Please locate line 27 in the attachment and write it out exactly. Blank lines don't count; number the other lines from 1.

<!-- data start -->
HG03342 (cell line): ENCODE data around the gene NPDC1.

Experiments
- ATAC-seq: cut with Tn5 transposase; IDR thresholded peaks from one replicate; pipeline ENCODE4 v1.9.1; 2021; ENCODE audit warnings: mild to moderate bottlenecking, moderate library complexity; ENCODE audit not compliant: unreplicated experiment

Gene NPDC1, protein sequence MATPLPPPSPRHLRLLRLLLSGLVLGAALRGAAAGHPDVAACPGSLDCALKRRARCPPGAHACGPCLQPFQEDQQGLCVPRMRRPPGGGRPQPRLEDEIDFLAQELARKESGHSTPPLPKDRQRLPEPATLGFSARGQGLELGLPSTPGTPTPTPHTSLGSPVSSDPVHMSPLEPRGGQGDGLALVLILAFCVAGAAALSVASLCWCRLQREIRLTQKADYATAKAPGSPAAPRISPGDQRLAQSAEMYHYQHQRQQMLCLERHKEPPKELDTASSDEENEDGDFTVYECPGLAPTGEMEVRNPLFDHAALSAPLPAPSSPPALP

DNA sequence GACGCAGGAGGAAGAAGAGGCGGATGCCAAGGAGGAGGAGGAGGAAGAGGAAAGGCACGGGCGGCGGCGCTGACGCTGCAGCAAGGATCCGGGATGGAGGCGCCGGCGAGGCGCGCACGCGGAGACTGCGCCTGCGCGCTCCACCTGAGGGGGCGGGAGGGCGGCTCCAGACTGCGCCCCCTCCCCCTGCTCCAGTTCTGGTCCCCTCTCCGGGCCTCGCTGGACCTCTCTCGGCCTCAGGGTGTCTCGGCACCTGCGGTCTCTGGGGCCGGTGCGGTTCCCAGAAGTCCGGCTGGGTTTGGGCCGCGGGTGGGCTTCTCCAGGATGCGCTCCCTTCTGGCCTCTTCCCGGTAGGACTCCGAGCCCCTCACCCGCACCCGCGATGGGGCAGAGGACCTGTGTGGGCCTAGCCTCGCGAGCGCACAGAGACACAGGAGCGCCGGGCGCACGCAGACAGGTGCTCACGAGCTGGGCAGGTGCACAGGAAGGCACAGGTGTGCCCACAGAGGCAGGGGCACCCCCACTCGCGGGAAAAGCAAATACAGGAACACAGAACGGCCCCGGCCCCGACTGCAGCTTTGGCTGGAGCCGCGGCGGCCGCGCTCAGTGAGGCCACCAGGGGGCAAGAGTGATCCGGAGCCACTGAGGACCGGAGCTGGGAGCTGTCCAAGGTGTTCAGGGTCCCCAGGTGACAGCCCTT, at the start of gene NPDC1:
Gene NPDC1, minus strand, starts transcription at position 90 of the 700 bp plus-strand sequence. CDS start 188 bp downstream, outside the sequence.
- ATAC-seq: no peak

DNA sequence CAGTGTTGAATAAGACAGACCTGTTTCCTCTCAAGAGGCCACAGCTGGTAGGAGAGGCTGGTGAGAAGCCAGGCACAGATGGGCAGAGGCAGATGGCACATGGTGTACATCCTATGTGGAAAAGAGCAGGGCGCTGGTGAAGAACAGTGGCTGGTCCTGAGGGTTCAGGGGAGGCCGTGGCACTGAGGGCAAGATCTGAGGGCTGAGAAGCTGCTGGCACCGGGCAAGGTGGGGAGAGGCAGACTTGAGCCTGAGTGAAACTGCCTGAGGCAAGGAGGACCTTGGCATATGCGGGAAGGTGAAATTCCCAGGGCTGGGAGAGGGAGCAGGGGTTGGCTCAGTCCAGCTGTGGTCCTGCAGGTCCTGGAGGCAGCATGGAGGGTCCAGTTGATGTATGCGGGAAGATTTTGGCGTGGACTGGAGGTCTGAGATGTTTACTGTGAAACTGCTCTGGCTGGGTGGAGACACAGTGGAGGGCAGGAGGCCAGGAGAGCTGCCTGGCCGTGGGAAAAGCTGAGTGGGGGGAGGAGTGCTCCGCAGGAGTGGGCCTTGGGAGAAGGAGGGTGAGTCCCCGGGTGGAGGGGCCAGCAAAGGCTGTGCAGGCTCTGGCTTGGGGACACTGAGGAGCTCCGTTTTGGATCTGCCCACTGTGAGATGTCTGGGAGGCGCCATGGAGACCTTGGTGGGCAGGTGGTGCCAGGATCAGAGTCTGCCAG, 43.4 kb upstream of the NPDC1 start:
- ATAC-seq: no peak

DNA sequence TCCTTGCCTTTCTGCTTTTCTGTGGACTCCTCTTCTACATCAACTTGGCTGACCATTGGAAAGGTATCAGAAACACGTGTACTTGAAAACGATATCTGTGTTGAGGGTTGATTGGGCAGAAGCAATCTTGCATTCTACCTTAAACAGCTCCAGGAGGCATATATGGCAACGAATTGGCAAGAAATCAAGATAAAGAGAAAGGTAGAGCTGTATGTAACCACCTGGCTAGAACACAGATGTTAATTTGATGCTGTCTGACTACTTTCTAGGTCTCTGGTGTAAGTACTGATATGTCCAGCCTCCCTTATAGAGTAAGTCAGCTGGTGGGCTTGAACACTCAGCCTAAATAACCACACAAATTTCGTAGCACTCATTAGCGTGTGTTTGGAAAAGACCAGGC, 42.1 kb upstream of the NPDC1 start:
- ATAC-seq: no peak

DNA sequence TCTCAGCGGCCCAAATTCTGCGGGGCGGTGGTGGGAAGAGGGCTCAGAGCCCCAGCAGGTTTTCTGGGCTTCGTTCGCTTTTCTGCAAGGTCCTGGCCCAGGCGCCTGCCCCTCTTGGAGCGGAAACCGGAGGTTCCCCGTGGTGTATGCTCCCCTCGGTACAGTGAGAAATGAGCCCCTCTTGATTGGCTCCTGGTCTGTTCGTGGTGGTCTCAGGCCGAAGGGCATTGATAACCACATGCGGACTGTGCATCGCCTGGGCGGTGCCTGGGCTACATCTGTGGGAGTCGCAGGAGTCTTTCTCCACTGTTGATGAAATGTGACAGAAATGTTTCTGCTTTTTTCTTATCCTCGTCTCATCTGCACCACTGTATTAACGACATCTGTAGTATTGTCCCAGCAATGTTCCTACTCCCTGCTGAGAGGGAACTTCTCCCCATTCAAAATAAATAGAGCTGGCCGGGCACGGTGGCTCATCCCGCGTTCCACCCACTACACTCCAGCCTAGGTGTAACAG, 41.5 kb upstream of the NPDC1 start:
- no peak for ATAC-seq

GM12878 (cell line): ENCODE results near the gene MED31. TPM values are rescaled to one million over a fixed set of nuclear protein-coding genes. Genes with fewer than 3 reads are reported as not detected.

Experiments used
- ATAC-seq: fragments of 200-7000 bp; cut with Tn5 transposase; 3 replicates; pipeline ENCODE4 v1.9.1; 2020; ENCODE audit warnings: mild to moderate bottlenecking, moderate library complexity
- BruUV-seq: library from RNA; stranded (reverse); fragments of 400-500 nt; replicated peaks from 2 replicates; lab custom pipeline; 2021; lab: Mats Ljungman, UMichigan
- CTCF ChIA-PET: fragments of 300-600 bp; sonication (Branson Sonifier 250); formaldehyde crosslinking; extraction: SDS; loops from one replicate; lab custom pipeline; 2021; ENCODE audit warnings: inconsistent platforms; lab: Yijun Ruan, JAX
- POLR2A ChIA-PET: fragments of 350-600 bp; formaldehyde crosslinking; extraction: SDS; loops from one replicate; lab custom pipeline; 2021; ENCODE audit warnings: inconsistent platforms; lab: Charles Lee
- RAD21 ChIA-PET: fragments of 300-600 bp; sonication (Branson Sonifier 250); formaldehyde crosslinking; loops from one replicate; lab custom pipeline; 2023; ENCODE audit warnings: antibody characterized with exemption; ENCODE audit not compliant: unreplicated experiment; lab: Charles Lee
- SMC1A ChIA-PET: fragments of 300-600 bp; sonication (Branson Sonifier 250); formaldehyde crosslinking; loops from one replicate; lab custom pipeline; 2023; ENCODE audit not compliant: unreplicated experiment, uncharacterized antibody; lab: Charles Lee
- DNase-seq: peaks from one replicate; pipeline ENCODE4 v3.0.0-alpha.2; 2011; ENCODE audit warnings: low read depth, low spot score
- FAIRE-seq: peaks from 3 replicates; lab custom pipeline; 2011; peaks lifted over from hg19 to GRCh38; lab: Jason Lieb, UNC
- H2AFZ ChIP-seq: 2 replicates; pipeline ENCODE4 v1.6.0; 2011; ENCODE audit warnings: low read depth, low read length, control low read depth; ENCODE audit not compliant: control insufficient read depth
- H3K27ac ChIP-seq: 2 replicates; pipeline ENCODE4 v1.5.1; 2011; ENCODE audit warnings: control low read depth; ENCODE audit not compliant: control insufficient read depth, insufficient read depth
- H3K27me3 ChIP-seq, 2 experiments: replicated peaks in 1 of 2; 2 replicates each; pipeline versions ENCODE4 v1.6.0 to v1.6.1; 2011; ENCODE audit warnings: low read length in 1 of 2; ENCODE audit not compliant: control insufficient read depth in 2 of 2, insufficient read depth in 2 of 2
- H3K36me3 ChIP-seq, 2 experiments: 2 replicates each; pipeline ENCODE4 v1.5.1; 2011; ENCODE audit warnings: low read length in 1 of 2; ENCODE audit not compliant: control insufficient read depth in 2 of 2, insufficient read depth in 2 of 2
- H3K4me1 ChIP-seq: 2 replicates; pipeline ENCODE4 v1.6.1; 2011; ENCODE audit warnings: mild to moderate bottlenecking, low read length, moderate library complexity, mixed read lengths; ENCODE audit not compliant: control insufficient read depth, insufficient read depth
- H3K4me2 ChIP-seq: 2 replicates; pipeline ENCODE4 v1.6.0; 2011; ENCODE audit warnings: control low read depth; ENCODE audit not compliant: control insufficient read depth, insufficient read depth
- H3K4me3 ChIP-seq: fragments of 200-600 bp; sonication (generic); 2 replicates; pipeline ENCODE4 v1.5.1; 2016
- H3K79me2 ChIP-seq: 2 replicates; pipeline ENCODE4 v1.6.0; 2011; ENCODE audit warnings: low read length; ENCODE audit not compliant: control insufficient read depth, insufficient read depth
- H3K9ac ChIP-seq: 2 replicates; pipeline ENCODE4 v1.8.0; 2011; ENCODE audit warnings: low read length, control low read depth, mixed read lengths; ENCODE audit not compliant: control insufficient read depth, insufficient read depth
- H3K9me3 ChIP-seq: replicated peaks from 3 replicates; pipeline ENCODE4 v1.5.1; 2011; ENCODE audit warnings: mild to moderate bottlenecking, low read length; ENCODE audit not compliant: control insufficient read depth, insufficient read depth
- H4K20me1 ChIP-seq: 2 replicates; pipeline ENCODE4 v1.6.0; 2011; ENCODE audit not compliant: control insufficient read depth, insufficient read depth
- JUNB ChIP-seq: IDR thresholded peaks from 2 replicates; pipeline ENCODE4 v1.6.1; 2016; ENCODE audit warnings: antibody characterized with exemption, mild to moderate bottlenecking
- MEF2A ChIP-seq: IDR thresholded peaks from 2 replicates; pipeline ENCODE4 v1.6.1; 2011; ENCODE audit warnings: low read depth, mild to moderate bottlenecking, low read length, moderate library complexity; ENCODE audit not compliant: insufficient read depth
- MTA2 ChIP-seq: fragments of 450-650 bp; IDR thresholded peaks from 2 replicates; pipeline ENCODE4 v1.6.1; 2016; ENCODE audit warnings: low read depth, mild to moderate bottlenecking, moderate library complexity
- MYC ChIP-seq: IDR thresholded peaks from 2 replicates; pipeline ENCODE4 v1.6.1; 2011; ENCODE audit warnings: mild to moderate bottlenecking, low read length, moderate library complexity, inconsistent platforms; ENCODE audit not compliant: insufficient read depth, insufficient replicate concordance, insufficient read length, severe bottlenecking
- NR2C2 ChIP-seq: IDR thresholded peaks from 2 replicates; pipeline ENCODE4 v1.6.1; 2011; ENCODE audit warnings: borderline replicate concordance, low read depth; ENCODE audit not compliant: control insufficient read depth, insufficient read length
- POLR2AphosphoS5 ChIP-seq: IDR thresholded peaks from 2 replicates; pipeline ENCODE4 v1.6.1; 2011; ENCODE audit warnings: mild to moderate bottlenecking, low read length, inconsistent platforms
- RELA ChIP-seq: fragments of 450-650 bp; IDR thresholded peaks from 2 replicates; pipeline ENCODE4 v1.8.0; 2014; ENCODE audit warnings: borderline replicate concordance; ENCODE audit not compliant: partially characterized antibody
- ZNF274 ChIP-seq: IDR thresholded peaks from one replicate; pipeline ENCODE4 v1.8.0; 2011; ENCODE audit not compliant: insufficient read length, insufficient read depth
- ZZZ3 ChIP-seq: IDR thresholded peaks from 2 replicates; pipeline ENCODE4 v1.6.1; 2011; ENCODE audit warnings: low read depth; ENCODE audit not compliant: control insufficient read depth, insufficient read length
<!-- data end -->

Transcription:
- H3K36me3 ChIP-seq, 2 experiments: 2 replicates each; pipeline ENCODE4 v1.5.1; 2011; ENCODE audit warnings: low read length in 1 of 2; ENCODE audit not compliant: control insufficient read depth in 2 of 2, insufficient read depth in 2 of 2